Archives For Brandon Cox

School Kids

“I thank Christ Jesus our Lord, who has given me strength, that he considered me trustworthy, appointing me to his service.” So wrote the elder Paul to younger Timothy (1 Timothy 1:12 NLT)

Paul’s words are the introduction to the Bible’s three volume textbook on pastoral ministry (1 & 2 Timothy and Titus). And in that introduction, Paul issues a fairly stern warning to Timothy to watch out for three of the biggest false sources of security and confidence for those who lead in ministry. They were, and are, and have been for me in seasons when I’m not on guard…

1. Our preparation.

That is, we begin to rely on what we know, and we begin to assume that what we know is enough for us to coast. Here’s the thing. When God called me to ministry, I knew pretty much nothing. I was still cutting my teeth on trying to read through the New Testament for the first time. In my early years of ministry, I was a sponge. I learned enough before Bible college that I tested out of the required Old and New Testament survey classes and jumped right into some sophomore-level…

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Preaching and Teaching at Grace Hills ChurchWhen it comes to personal growth, the world has plenty of solutions, and all of them are incomplete. I like inspirational quotes and pithy sayings, but I can also feel the difference between wishful thinking and truth backed by divine revelation. This is what makes the difference between fortune cookies and biblical proverbs. God has inspired His word in such a way that it shapes us, molds us, and forms us as we hear it taught and expounded.

Practical teaching is one of the five things God uses to shape and grow our faith. The others are providential relationships, private disciplines, personal ministry, and pivotal circumstances. (I didn’t come up with this list – Andy Stanley gets the credit, but I agree with him completely.) It is because practical teaching plays such a prominent role in the spiritual growth of people that I’m absolutely passionate about getting it right on Sundays when I preach. God even says of His Word,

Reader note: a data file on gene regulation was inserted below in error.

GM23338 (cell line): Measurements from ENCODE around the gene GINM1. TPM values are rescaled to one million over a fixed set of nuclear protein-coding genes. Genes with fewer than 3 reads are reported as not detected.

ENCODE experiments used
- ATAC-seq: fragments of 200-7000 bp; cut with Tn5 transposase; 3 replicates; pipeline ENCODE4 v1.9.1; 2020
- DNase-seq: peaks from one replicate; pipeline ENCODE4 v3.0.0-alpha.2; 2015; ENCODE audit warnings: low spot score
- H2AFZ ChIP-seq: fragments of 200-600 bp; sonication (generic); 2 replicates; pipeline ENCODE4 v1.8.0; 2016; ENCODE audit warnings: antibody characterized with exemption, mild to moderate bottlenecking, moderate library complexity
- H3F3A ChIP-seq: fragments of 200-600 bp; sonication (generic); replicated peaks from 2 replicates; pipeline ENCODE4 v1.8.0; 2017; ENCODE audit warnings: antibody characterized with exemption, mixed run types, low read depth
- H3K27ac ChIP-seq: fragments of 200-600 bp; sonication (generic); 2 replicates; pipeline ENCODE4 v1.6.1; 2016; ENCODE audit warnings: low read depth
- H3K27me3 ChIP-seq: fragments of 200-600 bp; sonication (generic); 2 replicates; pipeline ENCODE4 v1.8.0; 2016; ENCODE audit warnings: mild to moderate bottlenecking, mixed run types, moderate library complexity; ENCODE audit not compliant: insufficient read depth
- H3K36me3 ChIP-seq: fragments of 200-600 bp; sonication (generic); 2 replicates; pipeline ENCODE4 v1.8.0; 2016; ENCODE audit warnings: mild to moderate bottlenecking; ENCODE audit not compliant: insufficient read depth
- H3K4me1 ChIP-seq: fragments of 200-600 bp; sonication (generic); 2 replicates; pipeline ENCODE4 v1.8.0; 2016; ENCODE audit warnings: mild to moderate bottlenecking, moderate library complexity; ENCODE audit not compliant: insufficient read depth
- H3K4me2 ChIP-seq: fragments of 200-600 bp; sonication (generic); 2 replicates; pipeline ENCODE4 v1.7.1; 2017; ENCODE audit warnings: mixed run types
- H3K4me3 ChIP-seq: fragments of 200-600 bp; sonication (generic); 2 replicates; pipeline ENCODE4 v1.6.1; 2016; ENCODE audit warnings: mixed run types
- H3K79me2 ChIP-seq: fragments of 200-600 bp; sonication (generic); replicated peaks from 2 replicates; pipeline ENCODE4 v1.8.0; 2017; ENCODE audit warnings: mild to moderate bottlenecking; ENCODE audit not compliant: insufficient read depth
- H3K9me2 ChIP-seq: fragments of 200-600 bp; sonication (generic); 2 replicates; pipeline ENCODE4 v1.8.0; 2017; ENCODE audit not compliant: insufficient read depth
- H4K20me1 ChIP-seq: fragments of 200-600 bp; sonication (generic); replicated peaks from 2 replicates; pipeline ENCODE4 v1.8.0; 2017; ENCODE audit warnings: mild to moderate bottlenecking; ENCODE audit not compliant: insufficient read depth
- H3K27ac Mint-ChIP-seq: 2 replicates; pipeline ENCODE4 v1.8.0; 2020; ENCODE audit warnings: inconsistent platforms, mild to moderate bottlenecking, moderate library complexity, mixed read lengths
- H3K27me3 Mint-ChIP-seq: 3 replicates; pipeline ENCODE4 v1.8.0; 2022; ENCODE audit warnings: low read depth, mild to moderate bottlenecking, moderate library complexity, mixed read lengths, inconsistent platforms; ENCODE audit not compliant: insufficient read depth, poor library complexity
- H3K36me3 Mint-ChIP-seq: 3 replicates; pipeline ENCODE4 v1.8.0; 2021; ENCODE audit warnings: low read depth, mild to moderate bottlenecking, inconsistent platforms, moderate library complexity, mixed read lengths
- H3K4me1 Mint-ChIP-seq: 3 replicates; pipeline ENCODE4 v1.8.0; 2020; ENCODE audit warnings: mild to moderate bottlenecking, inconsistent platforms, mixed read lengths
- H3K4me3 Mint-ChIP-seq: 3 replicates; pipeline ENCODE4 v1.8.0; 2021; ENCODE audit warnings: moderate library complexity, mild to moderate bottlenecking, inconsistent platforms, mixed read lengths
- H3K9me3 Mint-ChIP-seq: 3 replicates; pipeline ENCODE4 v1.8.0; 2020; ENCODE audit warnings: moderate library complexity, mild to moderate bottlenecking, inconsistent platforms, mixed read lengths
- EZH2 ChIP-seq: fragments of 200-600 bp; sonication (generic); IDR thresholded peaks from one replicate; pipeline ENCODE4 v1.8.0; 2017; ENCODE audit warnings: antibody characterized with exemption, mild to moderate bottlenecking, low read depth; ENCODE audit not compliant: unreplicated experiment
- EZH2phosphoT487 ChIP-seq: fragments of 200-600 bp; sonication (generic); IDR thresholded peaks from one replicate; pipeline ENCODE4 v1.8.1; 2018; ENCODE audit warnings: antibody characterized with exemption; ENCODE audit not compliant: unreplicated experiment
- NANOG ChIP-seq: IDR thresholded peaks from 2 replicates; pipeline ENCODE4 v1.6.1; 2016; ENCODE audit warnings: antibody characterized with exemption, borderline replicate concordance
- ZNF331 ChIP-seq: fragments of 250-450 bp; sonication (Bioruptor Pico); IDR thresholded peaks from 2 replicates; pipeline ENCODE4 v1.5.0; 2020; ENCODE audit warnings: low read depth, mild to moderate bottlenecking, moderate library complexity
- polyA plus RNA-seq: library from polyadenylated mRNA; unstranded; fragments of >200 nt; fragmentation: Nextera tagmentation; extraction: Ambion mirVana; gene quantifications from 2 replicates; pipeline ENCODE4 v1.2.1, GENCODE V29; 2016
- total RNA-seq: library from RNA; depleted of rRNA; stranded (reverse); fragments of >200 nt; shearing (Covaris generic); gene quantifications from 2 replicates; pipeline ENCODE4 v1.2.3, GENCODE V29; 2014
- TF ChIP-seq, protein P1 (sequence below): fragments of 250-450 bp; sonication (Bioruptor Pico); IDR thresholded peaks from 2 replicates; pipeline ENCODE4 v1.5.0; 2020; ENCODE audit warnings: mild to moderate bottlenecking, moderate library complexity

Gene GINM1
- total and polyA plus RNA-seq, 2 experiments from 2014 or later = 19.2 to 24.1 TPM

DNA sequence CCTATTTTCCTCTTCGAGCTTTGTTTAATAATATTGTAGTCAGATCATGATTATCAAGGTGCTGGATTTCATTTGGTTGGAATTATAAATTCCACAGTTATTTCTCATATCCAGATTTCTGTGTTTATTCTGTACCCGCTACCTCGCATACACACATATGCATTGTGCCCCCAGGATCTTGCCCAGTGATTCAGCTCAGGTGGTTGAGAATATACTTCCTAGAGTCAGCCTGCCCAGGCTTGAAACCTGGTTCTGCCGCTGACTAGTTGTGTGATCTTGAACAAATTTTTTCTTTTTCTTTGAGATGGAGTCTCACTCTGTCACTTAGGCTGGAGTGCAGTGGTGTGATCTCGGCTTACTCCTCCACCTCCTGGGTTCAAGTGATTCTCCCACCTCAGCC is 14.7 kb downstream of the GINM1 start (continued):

All Scripture is inspired by God and is useful…

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Sunshine

It’s the end of the world as we know it, and I feel fine…

That’s a line from the chorus of a hit song by the band R.E.M. And I think, surprisingly, there’s a great deal of truth in it.

I was pulled aside after a Sunday morning service not long ago by an attender who wanted to know when I was going to be warning the congregation about the impending crash of the world economy that Illuminati would be orchestrating in order to decrease the human population by up to 90%. After several minutes of hearing of the danger of vaccines, conspiracies with communist nations, and the malicious intent of the heads of states, I finally held up a hand and said, “Even if this were all true, I’d be completely comfortable preaching exactly what I just preached.”

I believe, at the time, I was in a series called Roots based on the book of Colossians. We were covering such subjects as how to spot real love, how to grow deeper in Christ, and how to live a spiritually fruitful life.

This isn’t the first time I’ve been confronted about my lack of urgency about end-of-the-world-as-we-know-it issues. There are also these pesky…

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Passion